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Quick Take: Back to School

UNLV School of Medicine's Dr. Laura Shaw has tips to get parents and kids alike back in the school-time swing.

Business and Community  |  Jul 25, 2018  |  By UNLV School of Medicine
Children draw

Getting kids back on a bedtime schedule, limiting screen time, and getting doctor's appointments out of the way are all good ways to start the school year.

Like it or not (and parents might like it just a little bit more than kids), back-to-school season is just about upon us. With it comes the return of responsibilities and routine. So how can you get back in the groove as painlessly as possible? UNLV Medicine family physician Dr. Laura Shaw has a few tips to get kids in the best place to make their educational experience as positive as possible:

  • Make sure immunizations, annual wellness visits, sports physicals, and dental visits are completed prior to the start of school. “It’s easier to do in the summer — a little planning means neither school nor a parent’s work has to be missed,” Dr. Shaw said.
  • Appointments for school shots, wellness visits, and physicals can be made through the UNLV Family Medicine Clinic by calling 992-6888 or at the UNLV Pediatric Clinic at 944-2828. Dr. Fermin Leguen, the chief medical officer and director of clinical services for the Southern Nevada Health District, stresses that children, in order to attend school, must have the proper vaccinations. The health district lists them here.
  • Get kids on a routine providing adequate sleep. Start at least a week ahead of the beginning of school. Move bedtime back an hour each day until it allows adequate sleep by age: Age 6 and under,13 hours; age 7-14, 10-11 hours; age 14 and up, 8-9 hours.
  • Minimize the unknown of a new school by checking out the school ahead of time. Go to orientations and look at websites. See if there are kids in the neighborhood that can let your kids know what to expect.
  • Minimize the morning chaos, decreasing everyone’s stress, by agreeing on awake-up time the night before. Work out a warning system if they don’t get up quickly.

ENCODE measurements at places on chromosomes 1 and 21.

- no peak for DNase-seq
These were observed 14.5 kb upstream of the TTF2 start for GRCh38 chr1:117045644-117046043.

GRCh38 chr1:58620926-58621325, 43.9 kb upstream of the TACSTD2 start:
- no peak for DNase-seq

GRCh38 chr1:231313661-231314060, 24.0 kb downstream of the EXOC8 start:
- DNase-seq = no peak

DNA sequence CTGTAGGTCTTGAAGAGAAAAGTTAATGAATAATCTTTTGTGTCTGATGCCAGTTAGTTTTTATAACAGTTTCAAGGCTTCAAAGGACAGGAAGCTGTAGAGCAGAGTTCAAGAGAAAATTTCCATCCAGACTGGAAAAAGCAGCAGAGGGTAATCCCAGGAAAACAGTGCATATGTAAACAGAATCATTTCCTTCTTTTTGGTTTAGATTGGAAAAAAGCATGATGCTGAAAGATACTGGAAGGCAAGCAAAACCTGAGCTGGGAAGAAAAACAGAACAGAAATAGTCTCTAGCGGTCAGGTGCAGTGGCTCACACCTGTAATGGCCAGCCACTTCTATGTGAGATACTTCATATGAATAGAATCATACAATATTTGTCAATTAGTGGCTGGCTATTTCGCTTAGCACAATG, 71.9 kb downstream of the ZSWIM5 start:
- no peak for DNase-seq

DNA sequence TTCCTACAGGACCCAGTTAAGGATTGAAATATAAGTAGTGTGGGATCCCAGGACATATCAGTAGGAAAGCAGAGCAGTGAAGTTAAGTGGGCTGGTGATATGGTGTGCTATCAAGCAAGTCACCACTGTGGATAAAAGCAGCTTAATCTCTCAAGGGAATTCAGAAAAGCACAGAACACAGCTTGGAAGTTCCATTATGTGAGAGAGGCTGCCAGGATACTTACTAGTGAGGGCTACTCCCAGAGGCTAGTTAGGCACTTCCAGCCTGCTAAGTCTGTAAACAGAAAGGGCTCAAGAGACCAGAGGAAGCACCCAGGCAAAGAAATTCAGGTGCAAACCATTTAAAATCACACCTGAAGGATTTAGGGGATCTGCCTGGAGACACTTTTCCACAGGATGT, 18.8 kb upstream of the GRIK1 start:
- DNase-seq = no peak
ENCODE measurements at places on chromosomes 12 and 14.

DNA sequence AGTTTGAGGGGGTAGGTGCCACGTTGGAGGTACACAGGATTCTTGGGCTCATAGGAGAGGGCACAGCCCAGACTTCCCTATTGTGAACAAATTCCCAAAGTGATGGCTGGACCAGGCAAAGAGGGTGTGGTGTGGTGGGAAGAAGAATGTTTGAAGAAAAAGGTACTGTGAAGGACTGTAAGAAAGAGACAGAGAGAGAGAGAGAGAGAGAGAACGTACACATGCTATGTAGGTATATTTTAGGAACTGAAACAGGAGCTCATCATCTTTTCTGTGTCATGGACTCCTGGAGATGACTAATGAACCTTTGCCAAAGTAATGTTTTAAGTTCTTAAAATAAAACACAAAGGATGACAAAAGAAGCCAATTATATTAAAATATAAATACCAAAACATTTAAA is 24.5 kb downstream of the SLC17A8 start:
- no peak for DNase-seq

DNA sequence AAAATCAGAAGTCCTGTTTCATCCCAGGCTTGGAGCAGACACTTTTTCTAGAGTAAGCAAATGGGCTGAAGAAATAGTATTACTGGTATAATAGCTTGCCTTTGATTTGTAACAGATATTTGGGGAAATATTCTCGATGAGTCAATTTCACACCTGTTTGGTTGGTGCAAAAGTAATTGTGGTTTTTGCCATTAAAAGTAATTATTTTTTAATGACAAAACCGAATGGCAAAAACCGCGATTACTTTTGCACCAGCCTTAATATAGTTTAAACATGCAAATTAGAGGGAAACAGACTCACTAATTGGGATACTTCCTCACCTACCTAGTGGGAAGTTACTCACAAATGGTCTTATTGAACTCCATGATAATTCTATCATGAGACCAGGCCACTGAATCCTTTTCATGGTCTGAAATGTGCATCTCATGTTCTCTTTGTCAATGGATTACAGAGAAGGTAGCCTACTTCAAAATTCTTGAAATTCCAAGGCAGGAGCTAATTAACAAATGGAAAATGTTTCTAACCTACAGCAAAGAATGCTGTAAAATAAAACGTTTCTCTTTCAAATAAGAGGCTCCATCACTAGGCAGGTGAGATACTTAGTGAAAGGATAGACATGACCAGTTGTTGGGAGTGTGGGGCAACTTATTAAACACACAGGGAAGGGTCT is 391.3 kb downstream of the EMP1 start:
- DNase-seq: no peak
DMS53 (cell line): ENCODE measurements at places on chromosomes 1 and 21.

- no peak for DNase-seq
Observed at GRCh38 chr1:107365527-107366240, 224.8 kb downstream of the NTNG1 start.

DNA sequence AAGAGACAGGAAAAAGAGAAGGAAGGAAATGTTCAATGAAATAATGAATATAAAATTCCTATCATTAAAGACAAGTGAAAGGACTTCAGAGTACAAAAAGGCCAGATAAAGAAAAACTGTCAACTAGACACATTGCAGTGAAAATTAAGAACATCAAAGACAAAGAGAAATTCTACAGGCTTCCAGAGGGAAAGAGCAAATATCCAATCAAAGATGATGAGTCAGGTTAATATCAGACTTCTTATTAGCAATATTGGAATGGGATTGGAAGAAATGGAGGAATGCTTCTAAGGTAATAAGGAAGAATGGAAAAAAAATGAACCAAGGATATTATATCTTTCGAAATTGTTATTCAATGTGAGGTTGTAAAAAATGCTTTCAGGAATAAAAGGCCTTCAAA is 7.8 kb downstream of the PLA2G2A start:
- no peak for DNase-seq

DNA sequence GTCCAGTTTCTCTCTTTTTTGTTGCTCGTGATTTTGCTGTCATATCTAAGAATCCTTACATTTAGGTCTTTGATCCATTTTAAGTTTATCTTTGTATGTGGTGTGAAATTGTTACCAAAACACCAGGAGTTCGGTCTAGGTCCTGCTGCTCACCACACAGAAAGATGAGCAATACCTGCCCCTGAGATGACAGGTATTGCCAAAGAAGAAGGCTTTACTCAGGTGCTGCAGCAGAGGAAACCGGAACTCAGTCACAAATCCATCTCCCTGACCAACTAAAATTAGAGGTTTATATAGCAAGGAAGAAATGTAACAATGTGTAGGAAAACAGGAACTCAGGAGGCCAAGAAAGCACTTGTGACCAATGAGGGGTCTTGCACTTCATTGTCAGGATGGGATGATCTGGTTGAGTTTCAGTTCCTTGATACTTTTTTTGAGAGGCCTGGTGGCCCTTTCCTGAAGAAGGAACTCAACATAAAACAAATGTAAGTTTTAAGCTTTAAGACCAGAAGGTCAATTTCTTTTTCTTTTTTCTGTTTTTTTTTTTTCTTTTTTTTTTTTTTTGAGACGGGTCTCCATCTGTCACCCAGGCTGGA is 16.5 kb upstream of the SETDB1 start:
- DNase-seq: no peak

• Plan the morning the night before. Lay out clothes and put backpacks and shoes by the door.
  • Plan ahead menus for meals. Find out what healthy items kids really like, including fruits and vegetables. Recommend older children occasionally make tasty, healthy meals for themselves.
  • Have consistent meal times for kids. Meals too often get skipped because of activities.
  • Bringing a lunch to school is best. If kids don’t, they (particularly teens) often use lunch as a social hour and will only buy junk from vending machines to save time for visiting. Dr. Shaw, who now has three children in college, says that if you make something particularly tasty you could have another problem on your hands. “My one child became an entrepreneur and started selling the trail mix I made him.”  
  • Don’t count on recess or a physical education class for your children to get exercise. Schools have cut back on phys ed. So if your kids aren’t in extracurricular sports, plan active outings or activities to get kids up and moving.
  • Limit electronic time. Being a good parent has always been a challenge, but today it’s even more complicated because of electronic gadgets. No longer is it enough to make sure kids watch appropriate TV programs. Now it’s that and video games and so much more. The internet can be a wonderful tool, but smartphones,  tablets and computers can be used to access a world of unsavory material. Today, as our children go back to school, it is critical that parents communicatie about what it is appropriate. “Online access should be monitored,” Dr. Shaw said. “Children need to know parents have access to phones they’re using. Monitoring cuts down on online bullying.”
  • Parents can restrict internet access on devices. Common Sense Media, often noted by the American Academy of Pediatrics, has a useful website about parental controls.
  • “It’s actually best for many reasons to have an electronic curfew of 10 p.m., to put the electronics in another room for recharging at night,” Dr. Shaw said. She notes that the blue light emitted by screens on cell phones, computers, tablets, and televisions restrain the production of melatonin, the hormone that controls your sleep/wake cycle. “You need a technology-free zone so they can get the necessary sleep,” she said. “Otherwise they may well stay up all night texting.”